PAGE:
(If you do not know this formula, the integral in our case can be computed directly using spherical coordinates  .) Therefore the $k$th component of $\mathbf{L}$ is

 $\mathbf{L}\cdot\mathbf{e}_{k}=\frac{3}{4\pi}\,B_{i}^{j}\epsilon_{ijk}\iint_{S^% {2}}(n^{i})^{2}\,dA=B_{i}^{j}\epsilon_{ijk}=\left.\frac{\partial F^{j}}{% \partial x^{i}}\right|_{\mathbf{p}}\,\epsilon_{ijk}\,.$

But this is just $(\nabla\times\mathbf{F}(\mathbf{p}))\cdot\mathbf{e}_{k}$.

## The case for arbitrary surfaces

Although we have only computed

 $\mathbf{L}=\operatorname{curl}\mathbf{F}(\mathbf{p})=\lim_{V\to 0}\frac{1}{V}% \iint_{S}\mathbf{n}\times\mathbf{F}\,dA$

only for spheres $S=S^{2}(r,\mathbf{p})$, this formula holds for arbitrary closed surfaces $S$ that shrink nicely to $\mathbf{p}$. It is hardly obvious, especially since our computation before depended on the symmetry of the sphere extensively.

To show the general result, consider the triple scalar product $(\mathbf{v}\times\mathbf{F})\cdot\mathbf{e}_{k}$. This is a linear functional   in the vector $\mathbf{v}$, so there exists a unique vector function $\mathbf{g}_{k}$ such that $(\mathbf{v}\times\mathbf{F})\cdot\mathbf{e}_{k}=\mathbf{g}_{k}\cdot\mathbf{v}$ for all $\mathbf{v}\in\mathbb{R}^{3}$. We can find the components of this $\mathbf{g}_{k}$ by evaluating the functional   at $\mathbf{v}=\mathbf{e}_{i}$:

 $g_{k}^{i}=\mathbf{g}_{k}\cdot\mathbf{e}_{i}=(\mathbf{e}_{i}\times\mathbf{F})% \cdot\mathbf{e}_{k}=\det(\mathbf{e}_{i},\mathbf{F},\mathbf{e}_{k})=F^{j}% \epsilon_{ijk}\,.$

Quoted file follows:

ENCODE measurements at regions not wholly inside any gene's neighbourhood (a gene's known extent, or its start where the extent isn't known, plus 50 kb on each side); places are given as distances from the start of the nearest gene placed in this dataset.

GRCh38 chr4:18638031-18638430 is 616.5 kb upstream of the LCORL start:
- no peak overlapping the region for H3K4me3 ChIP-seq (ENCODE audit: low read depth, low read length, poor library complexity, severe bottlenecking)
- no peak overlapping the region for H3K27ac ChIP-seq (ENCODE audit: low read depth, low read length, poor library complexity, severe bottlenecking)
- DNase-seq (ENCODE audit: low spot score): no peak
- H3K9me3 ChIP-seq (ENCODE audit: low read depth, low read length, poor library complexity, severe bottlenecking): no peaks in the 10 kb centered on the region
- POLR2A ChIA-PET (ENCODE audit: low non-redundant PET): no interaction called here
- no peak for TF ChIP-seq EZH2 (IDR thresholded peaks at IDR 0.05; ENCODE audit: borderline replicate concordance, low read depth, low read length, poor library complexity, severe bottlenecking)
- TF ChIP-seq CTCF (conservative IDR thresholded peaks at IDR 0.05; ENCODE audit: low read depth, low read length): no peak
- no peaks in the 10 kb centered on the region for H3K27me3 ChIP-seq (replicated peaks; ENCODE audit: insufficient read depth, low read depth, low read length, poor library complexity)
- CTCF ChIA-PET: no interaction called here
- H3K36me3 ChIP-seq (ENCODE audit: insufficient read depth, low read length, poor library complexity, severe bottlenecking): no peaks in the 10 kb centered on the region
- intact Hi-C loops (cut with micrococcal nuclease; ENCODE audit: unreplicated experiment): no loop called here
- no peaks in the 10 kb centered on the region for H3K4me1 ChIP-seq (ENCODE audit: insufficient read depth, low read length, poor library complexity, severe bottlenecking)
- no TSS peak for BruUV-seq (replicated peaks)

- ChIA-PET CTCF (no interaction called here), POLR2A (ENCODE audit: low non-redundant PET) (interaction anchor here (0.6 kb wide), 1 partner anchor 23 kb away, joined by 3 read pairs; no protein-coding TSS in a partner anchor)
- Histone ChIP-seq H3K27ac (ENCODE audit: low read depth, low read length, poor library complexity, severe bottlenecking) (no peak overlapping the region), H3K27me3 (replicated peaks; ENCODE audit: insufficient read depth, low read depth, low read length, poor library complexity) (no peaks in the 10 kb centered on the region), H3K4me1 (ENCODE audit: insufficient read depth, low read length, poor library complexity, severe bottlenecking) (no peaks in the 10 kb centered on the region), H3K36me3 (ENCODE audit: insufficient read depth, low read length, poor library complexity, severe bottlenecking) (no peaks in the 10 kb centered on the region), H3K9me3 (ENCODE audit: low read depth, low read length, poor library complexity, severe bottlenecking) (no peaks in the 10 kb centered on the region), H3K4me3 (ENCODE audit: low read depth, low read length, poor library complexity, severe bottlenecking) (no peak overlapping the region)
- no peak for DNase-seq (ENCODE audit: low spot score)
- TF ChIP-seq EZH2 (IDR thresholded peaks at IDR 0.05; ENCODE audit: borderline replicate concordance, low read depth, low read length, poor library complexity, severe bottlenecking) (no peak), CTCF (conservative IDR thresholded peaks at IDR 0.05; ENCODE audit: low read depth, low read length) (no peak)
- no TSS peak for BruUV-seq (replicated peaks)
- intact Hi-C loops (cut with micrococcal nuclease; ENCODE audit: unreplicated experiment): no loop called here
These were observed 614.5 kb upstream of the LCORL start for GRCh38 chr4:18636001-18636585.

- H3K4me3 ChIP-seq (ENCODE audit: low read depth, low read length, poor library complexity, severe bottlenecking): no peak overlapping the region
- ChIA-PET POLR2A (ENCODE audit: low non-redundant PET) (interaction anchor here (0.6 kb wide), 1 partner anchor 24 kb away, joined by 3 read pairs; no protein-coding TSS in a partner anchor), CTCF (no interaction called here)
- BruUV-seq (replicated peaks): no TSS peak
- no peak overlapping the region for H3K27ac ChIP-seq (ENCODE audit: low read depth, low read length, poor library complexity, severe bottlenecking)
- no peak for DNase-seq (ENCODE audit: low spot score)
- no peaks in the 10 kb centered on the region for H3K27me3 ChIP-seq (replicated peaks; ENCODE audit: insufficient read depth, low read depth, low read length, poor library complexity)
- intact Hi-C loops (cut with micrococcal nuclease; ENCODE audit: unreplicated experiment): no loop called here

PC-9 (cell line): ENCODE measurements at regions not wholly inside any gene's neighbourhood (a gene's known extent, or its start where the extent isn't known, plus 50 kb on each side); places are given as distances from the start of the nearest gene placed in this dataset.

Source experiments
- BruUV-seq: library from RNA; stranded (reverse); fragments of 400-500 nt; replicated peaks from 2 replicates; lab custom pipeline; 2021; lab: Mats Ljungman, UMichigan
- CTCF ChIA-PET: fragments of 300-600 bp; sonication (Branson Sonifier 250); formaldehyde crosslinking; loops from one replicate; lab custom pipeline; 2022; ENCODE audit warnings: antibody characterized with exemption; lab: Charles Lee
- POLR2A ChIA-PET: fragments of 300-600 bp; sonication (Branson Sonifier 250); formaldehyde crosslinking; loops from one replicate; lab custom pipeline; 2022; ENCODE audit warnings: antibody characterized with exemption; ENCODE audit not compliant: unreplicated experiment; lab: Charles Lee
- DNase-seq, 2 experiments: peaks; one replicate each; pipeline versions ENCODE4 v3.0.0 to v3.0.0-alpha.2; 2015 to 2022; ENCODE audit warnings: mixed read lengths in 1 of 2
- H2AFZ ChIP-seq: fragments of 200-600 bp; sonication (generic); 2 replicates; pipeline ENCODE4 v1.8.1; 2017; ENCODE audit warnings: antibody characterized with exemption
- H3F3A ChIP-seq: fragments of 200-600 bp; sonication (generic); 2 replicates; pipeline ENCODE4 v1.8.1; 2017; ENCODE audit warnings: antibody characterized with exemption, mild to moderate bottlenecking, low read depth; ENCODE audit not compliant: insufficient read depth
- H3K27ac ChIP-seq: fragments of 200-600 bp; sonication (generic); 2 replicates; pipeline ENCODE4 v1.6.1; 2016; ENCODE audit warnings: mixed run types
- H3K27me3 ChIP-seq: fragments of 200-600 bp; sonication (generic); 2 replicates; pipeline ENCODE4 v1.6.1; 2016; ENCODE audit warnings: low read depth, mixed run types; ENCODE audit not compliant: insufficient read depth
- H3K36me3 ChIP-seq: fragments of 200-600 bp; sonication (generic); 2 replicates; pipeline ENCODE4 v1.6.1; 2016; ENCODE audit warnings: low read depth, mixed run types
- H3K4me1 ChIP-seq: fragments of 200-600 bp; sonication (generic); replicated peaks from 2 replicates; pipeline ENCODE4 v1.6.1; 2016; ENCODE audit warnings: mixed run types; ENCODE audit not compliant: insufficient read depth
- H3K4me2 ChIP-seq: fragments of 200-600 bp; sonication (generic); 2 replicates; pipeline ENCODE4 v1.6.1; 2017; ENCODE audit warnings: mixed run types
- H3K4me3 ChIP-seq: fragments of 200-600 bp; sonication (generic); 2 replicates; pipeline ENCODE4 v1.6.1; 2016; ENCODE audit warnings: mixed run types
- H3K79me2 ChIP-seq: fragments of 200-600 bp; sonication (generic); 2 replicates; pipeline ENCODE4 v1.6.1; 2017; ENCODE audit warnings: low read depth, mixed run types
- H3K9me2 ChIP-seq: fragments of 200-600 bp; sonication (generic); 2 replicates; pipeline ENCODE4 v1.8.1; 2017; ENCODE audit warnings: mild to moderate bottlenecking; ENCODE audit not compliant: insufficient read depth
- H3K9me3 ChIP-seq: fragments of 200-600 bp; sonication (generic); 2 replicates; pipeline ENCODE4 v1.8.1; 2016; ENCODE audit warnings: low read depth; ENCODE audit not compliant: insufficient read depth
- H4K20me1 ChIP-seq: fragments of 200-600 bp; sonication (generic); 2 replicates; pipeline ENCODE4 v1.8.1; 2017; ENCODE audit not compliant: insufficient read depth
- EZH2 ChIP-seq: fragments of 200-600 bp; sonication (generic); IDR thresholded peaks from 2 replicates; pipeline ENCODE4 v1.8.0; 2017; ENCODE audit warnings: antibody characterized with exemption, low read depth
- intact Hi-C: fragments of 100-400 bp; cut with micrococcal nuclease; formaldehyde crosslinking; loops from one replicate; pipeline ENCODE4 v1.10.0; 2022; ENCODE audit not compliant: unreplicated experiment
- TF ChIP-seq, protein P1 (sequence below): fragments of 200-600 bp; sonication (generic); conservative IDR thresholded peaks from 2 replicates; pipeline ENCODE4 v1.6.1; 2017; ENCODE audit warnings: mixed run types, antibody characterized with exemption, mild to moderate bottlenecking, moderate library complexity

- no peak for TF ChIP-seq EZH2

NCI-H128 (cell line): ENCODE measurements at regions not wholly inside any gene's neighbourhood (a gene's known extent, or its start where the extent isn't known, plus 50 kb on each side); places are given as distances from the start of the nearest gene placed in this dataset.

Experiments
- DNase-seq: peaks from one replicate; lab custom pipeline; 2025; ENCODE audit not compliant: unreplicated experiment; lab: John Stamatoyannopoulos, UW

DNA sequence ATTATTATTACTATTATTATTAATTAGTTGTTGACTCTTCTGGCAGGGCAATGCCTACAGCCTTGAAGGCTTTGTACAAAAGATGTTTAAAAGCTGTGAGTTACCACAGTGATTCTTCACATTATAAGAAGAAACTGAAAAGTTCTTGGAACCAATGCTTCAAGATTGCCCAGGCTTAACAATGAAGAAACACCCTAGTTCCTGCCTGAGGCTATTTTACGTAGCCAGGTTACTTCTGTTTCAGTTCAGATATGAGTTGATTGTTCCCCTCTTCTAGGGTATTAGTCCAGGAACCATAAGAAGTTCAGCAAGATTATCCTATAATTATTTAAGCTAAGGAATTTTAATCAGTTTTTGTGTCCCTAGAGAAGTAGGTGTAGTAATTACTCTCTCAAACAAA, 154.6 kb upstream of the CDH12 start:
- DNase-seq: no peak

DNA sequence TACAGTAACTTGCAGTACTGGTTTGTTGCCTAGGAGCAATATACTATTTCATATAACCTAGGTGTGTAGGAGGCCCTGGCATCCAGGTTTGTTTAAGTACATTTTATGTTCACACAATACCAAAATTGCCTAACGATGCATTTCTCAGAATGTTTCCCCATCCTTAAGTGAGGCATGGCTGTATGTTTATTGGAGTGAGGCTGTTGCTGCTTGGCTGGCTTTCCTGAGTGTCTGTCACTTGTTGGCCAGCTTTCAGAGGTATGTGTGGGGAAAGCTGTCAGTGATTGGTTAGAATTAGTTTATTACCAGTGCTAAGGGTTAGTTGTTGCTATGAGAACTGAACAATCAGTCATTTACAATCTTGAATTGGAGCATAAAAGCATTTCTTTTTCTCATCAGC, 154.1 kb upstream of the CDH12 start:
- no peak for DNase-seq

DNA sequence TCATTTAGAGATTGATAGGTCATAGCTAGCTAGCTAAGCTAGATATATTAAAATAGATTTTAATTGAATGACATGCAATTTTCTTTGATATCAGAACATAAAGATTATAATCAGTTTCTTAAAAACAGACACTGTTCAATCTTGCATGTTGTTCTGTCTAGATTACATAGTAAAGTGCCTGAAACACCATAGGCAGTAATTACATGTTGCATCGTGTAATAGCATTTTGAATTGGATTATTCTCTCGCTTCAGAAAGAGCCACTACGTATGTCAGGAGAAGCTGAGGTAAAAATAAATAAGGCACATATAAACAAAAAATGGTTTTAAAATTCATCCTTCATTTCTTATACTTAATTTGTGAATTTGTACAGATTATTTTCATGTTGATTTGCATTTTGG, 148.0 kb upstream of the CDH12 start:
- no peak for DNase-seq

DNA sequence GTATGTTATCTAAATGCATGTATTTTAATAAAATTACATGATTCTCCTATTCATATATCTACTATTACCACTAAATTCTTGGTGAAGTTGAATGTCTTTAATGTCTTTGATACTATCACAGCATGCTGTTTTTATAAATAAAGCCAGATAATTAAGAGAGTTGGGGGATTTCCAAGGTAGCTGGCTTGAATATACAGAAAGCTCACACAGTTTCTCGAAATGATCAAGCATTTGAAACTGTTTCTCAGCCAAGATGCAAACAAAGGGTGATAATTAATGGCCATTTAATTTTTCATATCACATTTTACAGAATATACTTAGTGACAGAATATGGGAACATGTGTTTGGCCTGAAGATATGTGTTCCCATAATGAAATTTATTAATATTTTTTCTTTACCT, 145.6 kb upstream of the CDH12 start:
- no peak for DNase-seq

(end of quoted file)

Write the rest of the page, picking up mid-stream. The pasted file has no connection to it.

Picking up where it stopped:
The reason for considering such expressions is that, putting $\mathbf{v}=\mathbf{n}$, we have

 $\iint_{S}(\mathbf{n}\times\mathbf{F})\cdot\mathbf{e}_{k}\,dA=\iint_{S}\mathbf{% g}_{k}\cdot\mathbf{n}\,dA=\iint_{S}\mathbf{g}_{k}\cdot d\mathbf{A}\,.$

So we have converted the original integral into an ordinary surface integral. And this surface integral can be changed into a volume integral, by using the divergence theorem   :

 $\iint_{S}\mathbf{g}_{k}\cdot d\mathbf{A}=\iiint_{M}\operatorname{div}\mathbf{g% }_{k}\,dV=\iiint_{M}\frac{\partial F^{j}}{\partial x^{i}}\,\epsilon_{ijk}\,dV\,,$

where $M$ is the volume whose boundary is $S$. Hence

 $\displaystyle\mathbf{L}\cdot\mathbf{e}_{k}$ $\displaystyle=\lim_{V\to 0}\frac{1}{V}\iint_{S}(\mathbf{n}\times\mathbf{F})% \cdot\mathbf{e}_{k}\,dA$ $\displaystyle=\lim_{V\to 0}\frac{1}{V}\iiint_{M}\frac{\partial F^{j}}{\partial x% ^{i}}\,\epsilon_{ijk}\,dV$ $\displaystyle=\left.\frac{\partial F^{j}}{\partial x^{i}}\right|_{\mathbf{p}}% \,\epsilon_{ijk}=(\nabla\times\mathbf{F}(\mathbf{p}))\cdot\mathbf{e}_{k}\,.$

## Definition in terms of differential forms

We mention, in passing, a computational, yet coordinate-free, alternative to the definition of the curl, using differential forms  . If $\omega$ is a 1-form on $\mathbb{R}^{3}$ such that $\omega(\mathbf{v})=\langle\mathbf{F},\mathbf{v}\rangle$, then the curl of $\mathbf{F}$ is defined as the vector function $\mathbf{g}=g^{k}\,e_{k}$ such that

 $d\omega(\mathbf{u},\mathbf{v})=\langle\mathbf{g},\mathbf{u}\times\mathbf{v}% \rangle\,.$

In Cartesian coordinates, we have

 $\displaystyle\omega$ $\displaystyle=F^{1}\,dx^{1}+F^{2}\,dx^{2}+F^{3}\,dx^{3}$ $\displaystyle d\omega$ $\displaystyle=g^{1}\,dx^{2}\wedge dx^{3}+g^{2}\,dx^{3}\wedge\,dx^{1}+g^{3}\,dx% ^{1}\wedge dx^{2}\,,$

If we take the exterior derivative of the first equation for $\omega$, and then equate components with the second equation for $d\omega$, we find that $g^{k}$ = $(\nabla\times\mathbf{F})\cdot\mathbf{e}_{k}$, so our new definition is equivalent     to the others.

Title alternate characterization of curl AlternateCharacterizationOfCurl 2013-03-22 15:29:10 2013-03-22 15:29:10 stevecheng (10074) stevecheng (10074) 9 stevecheng (10074) Derivation  msc 53-01 curl nabla FirstOrderOperatorsInRiemannianGeometry Curl NablaNabla